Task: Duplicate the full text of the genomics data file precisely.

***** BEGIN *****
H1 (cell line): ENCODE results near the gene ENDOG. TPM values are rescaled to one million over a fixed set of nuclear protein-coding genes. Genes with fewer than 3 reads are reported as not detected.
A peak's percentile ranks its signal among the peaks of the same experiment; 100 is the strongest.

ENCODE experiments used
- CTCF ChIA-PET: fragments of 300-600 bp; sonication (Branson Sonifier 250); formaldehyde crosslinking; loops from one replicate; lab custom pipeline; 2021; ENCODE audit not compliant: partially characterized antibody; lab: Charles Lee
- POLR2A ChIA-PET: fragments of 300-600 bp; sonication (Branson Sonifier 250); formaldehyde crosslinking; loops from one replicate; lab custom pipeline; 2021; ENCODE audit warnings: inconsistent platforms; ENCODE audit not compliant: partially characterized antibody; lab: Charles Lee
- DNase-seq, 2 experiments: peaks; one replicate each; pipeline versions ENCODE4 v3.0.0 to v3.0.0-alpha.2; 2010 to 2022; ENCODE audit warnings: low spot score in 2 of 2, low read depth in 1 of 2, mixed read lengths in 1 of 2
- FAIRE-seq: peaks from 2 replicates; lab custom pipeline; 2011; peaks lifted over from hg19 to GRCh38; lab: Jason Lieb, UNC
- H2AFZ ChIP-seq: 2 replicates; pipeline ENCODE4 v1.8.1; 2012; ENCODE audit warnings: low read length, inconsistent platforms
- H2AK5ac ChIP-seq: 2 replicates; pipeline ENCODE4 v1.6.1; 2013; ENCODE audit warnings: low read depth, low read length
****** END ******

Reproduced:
H1 (cell line): ENCODE results near the gene ENDOG. TPM values are rescaled to one million over a fixed set of nuclear protein-coding genes. Genes with fewer than 3 reads are reported as not detected.
A peak's percentile ranks its signal among the peaks of the same experiment; 100 is the strongest.

ENCODE experiments used
- CTCF ChIA-PET: fragments of 300-600 bp; sonication (Branson Sonifier 250); formaldehyde crosslinking; loops from one replicate; lab custom pipeline; 2021; ENCODE audit not compliant: partially characterized antibody; lab: Charles Lee
- POLR2A ChIA-PET: fragments of 300-600 bp; sonication (Branson Sonifier 250); formaldehyde crosslinking; loops from one replicate; lab custom pipeline; 2021; ENCODE audit warnings: inconsistent platforms; ENCODE audit not compliant: partially characterized antibody; lab: Charles Lee
- DNase-seq, 2 experiments: peaks; one replicate each; pipeline versions ENCODE4 v3.0.0 to v3.0.0-alpha.2; 2010 to 2022; ENCODE audit warnings: low spot score in 2 of 2, low read depth in 1 of 2, mixed read lengths in 1 of 2
- FAIRE-seq: peaks from 2 replicates; lab custom pipeline; 2011; peaks lifted over from hg19 to GRCh38; lab: Jason Lieb, UNC
- H2AFZ ChIP-seq: 2 replicates; pipeline ENCODE4 v1.8.1; 2012; ENCODE audit warnings: low read length, inconsistent platforms
- H2AK5ac ChIP-seq: 2 replicates; pipeline ENCODE4 v1.6.1; 2013; ENCODE audit warnings: low read depth, low read length